In an upcoming exhibition, visual images -— both historical and contemporary — converse with each other in an unprecedented survey of over 90 years of visual culture bearing witness to the black experience.
Black Pulp!, curated by William Villalongo, a lecturer at the School of Art, and Mark Thomas Gibson ART ’13 opens this week at the School of Art’s 32 Edgewood Gallery. The exhibition brings together artifacts and artworks from Emory University’s Stuart A. Rose Library, the Schomburg Center for Research in Black Culture, the Library of Congress and the Yale University Art Gallery. According to the exhibition’s press release, Black Pulp! focuses on print media, historical documents and contemporary art that foreground the creative use of highly disseminated visual images to “leverage limited notions of black subjectivity and humanity.”
“Essentially, the show tells the story of how, over a period of time spanning from 1920s [onward], black artists and publishers have sort of been able to rebuff and overturn the stereotypical imagery of black people through a strategy of printed media,” Villalongo explained.
With more than 60 rarely seen objects on view, including collages, comics, art journals, periodicals, prints, sculptures, video art pieces and performance art, the show offers a wealth of voices from the past and present that critically engage with the derogatory history surrounding representations of the black body in mainstream American culture. As Gibson explained, the show points to the intersection between the print culture of the Harlem Renaissance and the art and comics produced in the more recent decades — they all use “heroic, dynamic, lurid and satiric imagery to define or comment on the complex nature of the black experience.” Villalongo also noted the show’s overarching narrative of the black community “owning their own identity and their own image” across history.
Villalongo added that highlights of the show’s selection of print media include Counter Attack, a newspaper produced by the New Haven chapter of the Black Panther party, Fire!! Devoted to Younger Negro Artists, a publication edited by Wallace Thurman in 1926 that opened up discussions of homosexuality and other subject matter that was taboo at the time, as well as a rare first-edition copy of Lobo No. 1, the first African-American standalone comic book.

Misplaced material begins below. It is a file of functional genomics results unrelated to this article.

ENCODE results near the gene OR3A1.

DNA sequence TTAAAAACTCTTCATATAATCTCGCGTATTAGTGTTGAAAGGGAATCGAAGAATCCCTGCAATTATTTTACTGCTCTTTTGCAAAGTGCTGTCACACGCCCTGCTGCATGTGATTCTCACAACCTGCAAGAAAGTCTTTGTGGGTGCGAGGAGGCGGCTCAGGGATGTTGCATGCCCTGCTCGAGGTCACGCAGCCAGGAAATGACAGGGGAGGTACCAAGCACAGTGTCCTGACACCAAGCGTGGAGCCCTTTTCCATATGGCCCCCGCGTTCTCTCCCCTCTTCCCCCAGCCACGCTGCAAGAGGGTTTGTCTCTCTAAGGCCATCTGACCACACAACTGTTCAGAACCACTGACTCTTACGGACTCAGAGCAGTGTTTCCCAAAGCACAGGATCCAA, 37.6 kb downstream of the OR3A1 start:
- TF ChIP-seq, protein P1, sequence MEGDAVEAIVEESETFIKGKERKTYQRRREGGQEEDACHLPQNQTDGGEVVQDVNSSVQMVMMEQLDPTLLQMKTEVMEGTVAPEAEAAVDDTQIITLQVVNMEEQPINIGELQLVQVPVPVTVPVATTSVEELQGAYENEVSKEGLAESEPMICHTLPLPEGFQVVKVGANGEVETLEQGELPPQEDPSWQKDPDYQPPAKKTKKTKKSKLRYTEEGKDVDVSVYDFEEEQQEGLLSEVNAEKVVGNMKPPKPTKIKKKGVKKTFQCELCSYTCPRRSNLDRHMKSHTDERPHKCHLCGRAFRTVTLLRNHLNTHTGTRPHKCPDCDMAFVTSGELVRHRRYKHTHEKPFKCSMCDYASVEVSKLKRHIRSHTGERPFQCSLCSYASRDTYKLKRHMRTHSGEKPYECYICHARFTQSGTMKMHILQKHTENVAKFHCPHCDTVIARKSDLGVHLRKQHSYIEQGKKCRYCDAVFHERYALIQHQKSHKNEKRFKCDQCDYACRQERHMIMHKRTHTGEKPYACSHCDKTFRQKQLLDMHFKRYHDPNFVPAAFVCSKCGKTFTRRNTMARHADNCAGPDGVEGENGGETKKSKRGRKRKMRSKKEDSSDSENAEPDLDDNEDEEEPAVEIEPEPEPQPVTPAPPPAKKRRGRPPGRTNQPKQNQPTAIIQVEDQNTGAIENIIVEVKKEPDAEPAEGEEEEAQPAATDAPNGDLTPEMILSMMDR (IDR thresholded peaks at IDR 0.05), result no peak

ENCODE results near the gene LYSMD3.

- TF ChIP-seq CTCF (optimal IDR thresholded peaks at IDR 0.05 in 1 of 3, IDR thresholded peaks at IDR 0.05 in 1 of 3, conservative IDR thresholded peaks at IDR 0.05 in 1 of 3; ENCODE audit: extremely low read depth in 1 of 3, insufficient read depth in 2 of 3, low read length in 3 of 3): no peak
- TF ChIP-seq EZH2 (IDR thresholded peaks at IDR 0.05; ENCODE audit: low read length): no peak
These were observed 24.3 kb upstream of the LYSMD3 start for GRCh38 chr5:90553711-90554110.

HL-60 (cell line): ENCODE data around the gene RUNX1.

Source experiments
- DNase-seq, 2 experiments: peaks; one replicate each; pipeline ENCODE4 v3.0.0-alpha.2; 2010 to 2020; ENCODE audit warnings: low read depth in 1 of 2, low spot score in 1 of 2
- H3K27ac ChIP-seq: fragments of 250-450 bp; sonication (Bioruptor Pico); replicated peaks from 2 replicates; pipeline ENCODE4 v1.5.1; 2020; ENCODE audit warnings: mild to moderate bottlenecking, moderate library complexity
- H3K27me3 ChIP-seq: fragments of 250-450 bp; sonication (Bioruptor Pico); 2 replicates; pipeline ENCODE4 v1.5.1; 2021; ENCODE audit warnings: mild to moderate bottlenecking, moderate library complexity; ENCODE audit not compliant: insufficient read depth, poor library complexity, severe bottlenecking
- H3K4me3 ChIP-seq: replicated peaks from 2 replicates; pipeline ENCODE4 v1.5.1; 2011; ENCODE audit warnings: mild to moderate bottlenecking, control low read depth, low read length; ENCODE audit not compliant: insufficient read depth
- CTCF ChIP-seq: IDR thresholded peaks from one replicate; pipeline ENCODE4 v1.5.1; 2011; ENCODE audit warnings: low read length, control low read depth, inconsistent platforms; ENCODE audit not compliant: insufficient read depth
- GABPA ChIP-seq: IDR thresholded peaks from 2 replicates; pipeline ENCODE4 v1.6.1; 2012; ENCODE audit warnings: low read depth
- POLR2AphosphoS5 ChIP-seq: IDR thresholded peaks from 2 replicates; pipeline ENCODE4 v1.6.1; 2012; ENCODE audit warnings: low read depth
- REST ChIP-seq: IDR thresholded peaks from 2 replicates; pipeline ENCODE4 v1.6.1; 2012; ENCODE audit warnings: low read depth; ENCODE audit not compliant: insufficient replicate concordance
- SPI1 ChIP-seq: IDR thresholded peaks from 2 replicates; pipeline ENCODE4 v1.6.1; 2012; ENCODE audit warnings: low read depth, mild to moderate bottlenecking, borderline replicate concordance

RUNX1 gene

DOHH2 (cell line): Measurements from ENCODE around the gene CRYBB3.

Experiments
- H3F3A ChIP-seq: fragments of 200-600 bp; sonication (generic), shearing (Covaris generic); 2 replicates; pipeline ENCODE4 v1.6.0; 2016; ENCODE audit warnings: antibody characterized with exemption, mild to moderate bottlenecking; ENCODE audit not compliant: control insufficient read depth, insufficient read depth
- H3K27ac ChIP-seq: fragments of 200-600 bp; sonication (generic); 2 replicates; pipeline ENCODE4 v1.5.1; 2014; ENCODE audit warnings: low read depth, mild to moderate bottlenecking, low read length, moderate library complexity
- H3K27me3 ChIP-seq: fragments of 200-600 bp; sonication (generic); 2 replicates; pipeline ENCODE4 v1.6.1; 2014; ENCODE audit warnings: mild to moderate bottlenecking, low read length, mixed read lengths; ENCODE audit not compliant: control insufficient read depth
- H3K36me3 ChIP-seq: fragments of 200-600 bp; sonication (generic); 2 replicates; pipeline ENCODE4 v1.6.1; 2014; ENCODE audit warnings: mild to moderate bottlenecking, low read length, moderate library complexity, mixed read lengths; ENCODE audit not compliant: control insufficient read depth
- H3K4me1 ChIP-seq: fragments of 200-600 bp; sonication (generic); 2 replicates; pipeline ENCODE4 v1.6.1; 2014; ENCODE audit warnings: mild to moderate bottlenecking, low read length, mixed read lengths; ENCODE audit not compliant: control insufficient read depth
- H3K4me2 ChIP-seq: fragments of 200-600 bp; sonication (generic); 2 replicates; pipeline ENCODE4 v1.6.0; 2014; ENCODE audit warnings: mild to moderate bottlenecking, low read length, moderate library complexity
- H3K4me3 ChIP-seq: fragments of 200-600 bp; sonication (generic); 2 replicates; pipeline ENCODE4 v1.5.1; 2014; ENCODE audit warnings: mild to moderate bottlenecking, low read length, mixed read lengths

Surrounding these artifacts on display, the artwork on show includes rarely displayed collaged works on postcards by Wangechi Mutu ART ’00 from her personal collection, a site-specific installation in ink, pencil and wash on paper by Firelei Baez titled “Memory, Like Fire, is Radiant and Immutable,” and a video piece by William Pope.L where, dressed as Superman with a skateboard on his back, he crawls all the way to the Bronx from the base of the Statue of Liberty.
Villalongo explained that although the exhibition was conceived almost a year ago, the show will enlighten the community about the history and struggle of the black community in light of ongoing conversations on race in Yale and other institutions in the country.
“I hope … that it will educate us as to the history and struggles that black people have had to deal with in relationship to identity, coming out of slavery, post-reconstruction, through Jim Crow, through their migration from the South to the North, finding jobs, avoiding lynching,” Villalongo said. “It’s an epic, epic story and it’s one that our community needs to take the time to better understand.”
Sam Messer, associate dean of the School of Art, said he thinks the exhibition ties in to the visual, political and social conversations that take place within the school.
“It’s a really appropriate show to have now on so many levels,” he said, adding that the show is a good example of how the space can be used educationally, “tapping into and broadening” the visual histories shared among students and the community.
Black Pulp! is on view from Jan. 19 to March 11 at 32 Edgewood Ave. There will be a public reception on Jan. 21 at 6 p.m.